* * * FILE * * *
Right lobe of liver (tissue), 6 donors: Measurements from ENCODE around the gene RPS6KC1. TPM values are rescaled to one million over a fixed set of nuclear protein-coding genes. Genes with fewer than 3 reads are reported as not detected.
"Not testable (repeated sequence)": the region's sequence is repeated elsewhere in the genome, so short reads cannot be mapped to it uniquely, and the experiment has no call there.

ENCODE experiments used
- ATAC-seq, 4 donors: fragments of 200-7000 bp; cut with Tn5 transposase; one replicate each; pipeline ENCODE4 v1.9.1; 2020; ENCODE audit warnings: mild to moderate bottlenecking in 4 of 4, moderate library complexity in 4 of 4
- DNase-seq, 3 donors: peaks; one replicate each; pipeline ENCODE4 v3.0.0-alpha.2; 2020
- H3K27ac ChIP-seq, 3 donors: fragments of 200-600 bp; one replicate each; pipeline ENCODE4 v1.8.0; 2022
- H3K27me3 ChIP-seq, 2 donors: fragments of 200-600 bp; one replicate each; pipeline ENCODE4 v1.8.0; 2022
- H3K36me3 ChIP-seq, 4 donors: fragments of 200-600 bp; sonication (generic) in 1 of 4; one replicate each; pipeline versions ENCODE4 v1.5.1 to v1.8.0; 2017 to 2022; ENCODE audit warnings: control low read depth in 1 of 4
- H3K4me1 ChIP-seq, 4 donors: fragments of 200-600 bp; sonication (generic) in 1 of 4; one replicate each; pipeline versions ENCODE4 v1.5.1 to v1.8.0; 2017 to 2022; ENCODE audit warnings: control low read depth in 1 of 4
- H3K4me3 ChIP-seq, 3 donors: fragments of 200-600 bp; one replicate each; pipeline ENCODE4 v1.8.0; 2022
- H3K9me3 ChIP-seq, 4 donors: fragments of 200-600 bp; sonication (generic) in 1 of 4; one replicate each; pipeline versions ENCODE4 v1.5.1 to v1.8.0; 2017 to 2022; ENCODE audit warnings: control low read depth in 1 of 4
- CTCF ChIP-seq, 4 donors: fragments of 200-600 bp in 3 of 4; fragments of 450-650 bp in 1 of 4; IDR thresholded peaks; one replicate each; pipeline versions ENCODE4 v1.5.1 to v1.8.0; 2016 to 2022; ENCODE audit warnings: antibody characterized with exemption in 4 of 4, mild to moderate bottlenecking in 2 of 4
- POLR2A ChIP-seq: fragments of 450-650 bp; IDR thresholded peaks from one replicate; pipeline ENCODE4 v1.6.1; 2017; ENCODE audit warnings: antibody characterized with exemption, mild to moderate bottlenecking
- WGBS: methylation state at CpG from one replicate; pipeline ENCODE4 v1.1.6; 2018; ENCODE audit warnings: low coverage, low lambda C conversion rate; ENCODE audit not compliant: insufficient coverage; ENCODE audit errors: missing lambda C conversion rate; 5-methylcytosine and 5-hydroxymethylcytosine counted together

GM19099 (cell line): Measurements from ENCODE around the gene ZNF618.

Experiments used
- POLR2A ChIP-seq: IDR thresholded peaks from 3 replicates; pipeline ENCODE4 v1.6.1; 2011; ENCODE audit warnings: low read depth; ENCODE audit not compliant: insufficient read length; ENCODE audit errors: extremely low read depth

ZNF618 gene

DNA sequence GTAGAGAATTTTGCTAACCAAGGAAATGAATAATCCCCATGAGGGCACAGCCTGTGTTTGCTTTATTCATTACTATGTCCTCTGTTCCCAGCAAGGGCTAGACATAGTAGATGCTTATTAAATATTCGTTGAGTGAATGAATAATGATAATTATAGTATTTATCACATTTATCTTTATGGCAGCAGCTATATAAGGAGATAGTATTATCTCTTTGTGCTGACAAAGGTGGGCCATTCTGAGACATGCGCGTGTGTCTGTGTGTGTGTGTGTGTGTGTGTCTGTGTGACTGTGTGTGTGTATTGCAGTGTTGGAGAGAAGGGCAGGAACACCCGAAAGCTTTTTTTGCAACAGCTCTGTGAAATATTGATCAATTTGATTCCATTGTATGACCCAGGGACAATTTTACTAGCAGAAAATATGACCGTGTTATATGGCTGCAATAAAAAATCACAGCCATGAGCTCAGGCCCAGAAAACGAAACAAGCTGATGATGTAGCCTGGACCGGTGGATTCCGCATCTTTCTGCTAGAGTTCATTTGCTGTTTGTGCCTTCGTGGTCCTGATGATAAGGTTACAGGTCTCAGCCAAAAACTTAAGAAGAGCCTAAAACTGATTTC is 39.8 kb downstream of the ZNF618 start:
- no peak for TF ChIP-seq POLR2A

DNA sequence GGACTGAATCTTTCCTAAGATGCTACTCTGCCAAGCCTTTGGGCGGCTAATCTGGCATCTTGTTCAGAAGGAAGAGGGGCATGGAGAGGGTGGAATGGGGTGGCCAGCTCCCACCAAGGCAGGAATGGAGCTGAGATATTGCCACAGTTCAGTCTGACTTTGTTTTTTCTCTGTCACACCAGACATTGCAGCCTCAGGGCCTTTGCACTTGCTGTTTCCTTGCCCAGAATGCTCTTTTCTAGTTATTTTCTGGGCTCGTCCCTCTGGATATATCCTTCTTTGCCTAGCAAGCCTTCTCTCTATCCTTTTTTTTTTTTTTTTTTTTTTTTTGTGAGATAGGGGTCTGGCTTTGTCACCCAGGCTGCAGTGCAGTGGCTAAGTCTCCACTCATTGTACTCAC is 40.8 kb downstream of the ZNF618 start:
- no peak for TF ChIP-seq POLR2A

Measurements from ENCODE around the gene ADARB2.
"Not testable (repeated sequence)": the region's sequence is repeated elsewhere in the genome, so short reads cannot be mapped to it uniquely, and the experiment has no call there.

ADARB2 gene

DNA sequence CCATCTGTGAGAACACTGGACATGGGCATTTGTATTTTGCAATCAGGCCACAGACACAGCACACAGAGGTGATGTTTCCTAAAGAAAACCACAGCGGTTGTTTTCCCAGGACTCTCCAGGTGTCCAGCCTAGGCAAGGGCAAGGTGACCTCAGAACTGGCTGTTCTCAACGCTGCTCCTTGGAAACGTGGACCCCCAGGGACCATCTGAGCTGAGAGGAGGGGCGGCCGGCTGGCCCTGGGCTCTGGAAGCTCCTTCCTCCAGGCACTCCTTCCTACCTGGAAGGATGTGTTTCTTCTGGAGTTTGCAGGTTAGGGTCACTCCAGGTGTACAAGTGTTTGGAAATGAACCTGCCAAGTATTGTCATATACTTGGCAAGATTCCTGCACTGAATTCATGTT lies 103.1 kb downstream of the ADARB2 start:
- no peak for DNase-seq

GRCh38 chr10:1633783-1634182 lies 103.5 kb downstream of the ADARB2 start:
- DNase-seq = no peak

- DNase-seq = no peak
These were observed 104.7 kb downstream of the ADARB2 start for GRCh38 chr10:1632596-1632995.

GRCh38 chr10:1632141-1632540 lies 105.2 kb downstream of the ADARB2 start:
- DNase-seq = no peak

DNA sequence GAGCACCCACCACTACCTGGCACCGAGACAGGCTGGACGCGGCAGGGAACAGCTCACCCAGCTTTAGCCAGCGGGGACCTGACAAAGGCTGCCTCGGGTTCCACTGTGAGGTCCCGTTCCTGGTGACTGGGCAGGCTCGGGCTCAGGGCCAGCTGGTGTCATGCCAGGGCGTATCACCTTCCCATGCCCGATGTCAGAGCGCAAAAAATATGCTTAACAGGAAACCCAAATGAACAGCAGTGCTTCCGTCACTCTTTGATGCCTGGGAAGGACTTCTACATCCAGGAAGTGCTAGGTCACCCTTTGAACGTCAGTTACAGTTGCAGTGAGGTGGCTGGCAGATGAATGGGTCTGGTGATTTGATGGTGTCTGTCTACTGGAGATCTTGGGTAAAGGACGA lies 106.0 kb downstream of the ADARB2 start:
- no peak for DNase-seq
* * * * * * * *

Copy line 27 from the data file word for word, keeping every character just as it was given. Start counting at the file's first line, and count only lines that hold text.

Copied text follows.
- no peak for DNase-seq